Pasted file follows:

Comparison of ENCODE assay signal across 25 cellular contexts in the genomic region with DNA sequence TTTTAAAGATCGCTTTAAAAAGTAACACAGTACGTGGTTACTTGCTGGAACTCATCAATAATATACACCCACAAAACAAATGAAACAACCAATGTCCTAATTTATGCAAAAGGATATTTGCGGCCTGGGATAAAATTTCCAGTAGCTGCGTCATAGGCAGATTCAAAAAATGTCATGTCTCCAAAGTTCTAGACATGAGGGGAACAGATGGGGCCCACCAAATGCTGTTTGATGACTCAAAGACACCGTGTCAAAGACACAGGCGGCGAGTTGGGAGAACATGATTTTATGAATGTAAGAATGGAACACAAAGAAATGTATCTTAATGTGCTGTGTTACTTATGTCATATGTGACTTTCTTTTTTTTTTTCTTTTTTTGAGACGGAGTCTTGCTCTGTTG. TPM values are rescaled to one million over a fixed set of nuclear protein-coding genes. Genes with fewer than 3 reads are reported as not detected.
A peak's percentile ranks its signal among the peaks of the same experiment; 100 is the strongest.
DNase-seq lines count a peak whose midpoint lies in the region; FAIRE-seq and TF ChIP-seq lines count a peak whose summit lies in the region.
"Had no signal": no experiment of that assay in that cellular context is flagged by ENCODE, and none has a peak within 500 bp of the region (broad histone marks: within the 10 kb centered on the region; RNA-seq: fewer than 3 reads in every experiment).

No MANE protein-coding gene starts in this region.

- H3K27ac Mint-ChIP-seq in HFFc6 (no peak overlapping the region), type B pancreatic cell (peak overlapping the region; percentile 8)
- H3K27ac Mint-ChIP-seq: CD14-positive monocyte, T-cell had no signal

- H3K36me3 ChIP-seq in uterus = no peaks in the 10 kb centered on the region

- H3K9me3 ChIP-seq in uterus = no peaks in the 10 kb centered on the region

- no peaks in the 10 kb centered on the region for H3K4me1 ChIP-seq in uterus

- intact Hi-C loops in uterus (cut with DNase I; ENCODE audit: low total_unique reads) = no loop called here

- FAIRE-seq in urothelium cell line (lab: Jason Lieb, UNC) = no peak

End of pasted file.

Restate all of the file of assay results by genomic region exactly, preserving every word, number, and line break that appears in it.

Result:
Comparison of ENCODE assay signal across 25 cellular contexts in the genomic region with DNA sequence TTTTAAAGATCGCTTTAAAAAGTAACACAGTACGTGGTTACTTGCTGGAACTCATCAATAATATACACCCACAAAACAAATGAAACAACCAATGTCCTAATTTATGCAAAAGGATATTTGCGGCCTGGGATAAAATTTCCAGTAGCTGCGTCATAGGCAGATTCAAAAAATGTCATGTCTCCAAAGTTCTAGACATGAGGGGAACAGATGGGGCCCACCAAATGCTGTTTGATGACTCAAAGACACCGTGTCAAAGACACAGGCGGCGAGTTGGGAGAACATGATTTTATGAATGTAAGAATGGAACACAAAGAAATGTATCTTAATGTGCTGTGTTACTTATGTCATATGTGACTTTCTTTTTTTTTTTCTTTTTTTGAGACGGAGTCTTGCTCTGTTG. TPM values are rescaled to one million over a fixed set of nuclear protein-coding genes. Genes with fewer than 3 reads are reported as not detected.
A peak's percentile ranks its signal among the peaks of the same experiment; 100 is the strongest.
DNase-seq lines count a peak whose midpoint lies in the region; FAIRE-seq and TF ChIP-seq lines count a peak whose summit lies in the region.
"Had no signal": no experiment of that assay in that cellular context is flagged by ENCODE, and none has a peak within 500 bp of the region (broad histone marks: within the 10 kb centered on the region; RNA-seq: fewer than 3 reads in every experiment).

No MANE protein-coding gene starts in this region.

- H3K27ac Mint-ChIP-seq in HFFc6 (no peak overlapping the region), type B pancreatic cell (peak overlapping the region; percentile 8)
- H3K27ac Mint-ChIP-seq: CD14-positive monocyte, T-cell had no signal

- H3K36me3 ChIP-seq in uterus = no peaks in the 10 kb centered on the region

- H3K9me3 ChIP-seq in uterus = no peaks in the 10 kb centered on the region

- no peaks in the 10 kb centered on the region for H3K4me1 ChIP-seq in uterus

- intact Hi-C loops in uterus (cut with DNase I; ENCODE audit: low total_unique reads) = no loop called here

- FAIRE-seq in urothelium cell line (lab: Jason Lieb, UNC) = no peak